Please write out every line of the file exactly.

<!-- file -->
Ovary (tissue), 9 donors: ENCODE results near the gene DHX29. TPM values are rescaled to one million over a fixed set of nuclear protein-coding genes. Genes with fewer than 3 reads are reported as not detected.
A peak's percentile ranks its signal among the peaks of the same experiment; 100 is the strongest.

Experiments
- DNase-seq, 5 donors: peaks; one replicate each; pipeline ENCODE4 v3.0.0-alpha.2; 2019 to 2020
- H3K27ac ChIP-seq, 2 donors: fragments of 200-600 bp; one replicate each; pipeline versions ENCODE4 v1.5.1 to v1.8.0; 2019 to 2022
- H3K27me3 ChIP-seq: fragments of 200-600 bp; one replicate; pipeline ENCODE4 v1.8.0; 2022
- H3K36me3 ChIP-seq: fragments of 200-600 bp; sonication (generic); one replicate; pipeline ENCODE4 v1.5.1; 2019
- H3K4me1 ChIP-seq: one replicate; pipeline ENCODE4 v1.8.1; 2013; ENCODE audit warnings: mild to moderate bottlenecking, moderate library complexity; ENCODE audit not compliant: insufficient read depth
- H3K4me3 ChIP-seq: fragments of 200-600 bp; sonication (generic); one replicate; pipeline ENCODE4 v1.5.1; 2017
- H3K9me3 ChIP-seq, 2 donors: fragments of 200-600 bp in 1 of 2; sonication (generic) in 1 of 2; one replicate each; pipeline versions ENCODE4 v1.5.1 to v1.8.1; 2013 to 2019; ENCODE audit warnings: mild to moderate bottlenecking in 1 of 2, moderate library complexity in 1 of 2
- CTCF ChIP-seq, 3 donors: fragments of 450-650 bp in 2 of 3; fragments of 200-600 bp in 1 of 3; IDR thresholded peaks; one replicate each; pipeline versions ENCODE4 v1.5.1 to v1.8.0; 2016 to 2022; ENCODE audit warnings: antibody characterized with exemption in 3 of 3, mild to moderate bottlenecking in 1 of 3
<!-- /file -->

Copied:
Ovary (tissue), 9 donors: ENCODE results near the gene DHX29. TPM values are rescaled to one million over a fixed set of nuclear protein-coding genes. Genes with fewer than 3 reads are reported as not detected.
A peak's percentile ranks its signal among the peaks of the same experiment; 100 is the strongest.

Experiments
- DNase-seq, 5 donors: peaks; one replicate each; pipeline ENCODE4 v3.0.0-alpha.2; 2019 to 2020
- H3K27ac ChIP-seq, 2 donors: fragments of 200-600 bp; one replicate each; pipeline versions ENCODE4 v1.5.1 to v1.8.0; 2019 to 2022
- H3K27me3 ChIP-seq: fragments of 200-600 bp; one replicate; pipeline ENCODE4 v1.8.0; 2022
- H3K36me3 ChIP-seq: fragments of 200-600 bp; sonication (generic); one replicate; pipeline ENCODE4 v1.5.1; 2019
- H3K4me1 ChIP-seq: one replicate; pipeline ENCODE4 v1.8.1; 2013; ENCODE audit warnings: mild to moderate bottlenecking, moderate library complexity; ENCODE audit not compliant: insufficient read depth
- H3K4me3 ChIP-seq: fragments of 200-600 bp; sonication (generic); one replicate; pipeline ENCODE4 v1.5.1; 2017
- H3K9me3 ChIP-seq, 2 donors: fragments of 200-600 bp in 1 of 2; sonication (generic) in 1 of 2; one replicate each; pipeline versions ENCODE4 v1.5.1 to v1.8.1; 2013 to 2019; ENCODE audit warnings: mild to moderate bottlenecking in 1 of 2, moderate library complexity in 1 of 2
- CTCF ChIP-seq, 3 donors: fragments of 450-650 bp in 2 of 3; fragments of 200-600 bp in 1 of 3; IDR thresholded peaks; one replicate each; pipeline versions ENCODE4 v1.5.1 to v1.8.0; 2016 to 2022; ENCODE audit warnings: antibody characterized with exemption in 3 of 3, mild to moderate bottlenecking in 1 of 3